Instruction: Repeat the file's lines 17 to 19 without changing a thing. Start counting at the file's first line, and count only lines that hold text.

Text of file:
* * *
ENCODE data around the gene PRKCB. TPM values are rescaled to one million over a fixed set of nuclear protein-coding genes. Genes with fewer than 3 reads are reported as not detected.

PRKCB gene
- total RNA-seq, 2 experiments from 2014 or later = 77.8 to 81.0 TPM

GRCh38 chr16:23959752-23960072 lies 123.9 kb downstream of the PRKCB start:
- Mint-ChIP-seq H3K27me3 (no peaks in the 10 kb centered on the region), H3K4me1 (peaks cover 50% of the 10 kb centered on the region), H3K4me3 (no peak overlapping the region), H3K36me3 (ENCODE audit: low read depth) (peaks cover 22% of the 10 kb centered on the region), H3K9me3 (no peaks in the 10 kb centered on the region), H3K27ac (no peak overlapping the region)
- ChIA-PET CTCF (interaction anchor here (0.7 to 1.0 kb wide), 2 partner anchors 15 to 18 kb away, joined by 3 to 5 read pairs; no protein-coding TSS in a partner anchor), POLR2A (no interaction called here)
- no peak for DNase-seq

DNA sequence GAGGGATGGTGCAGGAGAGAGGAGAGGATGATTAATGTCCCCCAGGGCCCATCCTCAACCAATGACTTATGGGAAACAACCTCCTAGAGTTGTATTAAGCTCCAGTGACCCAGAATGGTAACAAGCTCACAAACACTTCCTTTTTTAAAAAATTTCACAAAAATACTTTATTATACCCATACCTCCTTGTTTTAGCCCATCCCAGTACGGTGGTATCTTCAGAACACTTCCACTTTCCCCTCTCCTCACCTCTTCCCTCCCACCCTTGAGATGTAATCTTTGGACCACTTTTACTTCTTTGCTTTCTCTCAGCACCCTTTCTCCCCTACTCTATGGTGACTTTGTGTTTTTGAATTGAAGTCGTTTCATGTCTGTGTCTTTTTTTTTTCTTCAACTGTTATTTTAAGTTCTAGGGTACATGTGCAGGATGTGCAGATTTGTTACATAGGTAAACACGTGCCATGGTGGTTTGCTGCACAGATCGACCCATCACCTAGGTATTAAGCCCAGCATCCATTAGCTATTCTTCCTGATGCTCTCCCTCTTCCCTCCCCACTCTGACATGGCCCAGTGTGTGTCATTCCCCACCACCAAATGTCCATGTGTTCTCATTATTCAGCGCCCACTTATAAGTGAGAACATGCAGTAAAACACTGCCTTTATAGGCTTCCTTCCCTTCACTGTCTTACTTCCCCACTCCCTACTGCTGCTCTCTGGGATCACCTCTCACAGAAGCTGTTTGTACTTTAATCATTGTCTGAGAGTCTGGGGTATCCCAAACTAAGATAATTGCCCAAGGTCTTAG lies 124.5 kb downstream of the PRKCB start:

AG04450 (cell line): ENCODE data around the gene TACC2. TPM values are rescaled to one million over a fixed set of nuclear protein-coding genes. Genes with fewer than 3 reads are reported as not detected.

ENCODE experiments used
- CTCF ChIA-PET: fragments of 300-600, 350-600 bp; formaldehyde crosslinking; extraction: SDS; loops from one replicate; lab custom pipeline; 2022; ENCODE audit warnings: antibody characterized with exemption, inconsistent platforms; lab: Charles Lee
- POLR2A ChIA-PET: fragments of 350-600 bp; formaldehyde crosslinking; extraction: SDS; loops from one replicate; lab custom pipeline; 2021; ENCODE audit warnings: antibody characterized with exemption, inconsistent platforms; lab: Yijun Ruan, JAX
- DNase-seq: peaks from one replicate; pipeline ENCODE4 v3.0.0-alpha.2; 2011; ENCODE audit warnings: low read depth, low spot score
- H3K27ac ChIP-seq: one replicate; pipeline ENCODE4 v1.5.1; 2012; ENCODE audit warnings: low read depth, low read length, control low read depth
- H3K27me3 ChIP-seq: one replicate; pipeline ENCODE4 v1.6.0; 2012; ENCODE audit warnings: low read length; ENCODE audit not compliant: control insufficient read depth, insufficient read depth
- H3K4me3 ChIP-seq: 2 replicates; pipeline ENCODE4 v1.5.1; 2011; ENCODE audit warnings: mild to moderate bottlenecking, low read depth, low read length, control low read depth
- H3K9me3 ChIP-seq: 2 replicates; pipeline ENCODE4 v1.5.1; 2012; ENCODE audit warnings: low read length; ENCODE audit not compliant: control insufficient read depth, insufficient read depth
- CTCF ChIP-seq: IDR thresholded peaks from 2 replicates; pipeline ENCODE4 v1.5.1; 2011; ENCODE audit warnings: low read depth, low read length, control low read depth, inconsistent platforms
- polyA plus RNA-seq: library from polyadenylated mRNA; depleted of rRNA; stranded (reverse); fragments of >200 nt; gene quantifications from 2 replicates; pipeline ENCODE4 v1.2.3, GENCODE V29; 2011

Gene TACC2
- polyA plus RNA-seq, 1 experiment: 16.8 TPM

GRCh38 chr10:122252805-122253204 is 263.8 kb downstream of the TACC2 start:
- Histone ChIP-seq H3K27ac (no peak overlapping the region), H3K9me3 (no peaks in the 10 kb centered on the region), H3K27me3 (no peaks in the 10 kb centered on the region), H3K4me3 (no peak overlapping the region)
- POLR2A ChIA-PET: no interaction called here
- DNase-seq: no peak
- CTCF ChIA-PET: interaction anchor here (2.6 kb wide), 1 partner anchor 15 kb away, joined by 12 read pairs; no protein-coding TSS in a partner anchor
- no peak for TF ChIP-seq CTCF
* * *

- H3K9me3 ChIP-seq: 2 replicates; pipeline ENCODE4 v1.5.1; 2012; ENCODE audit warnings: low read length; ENCODE audit not compliant: control insufficient read depth, insufficient read depth
- CTCF ChIP-seq: IDR thresholded peaks from 2 replicates; pipeline ENCODE4 v1.5.1; 2011; ENCODE audit warnings: low read depth, low read length, control low read depth, inconsistent platforms
- polyA plus RNA-seq: library from polyadenylated mRNA; depleted of rRNA; stranded (reverse); fragments of >200 nt; gene quantifications from 2 replicates; pipeline ENCODE4 v1.2.3, GENCODE V29; 2011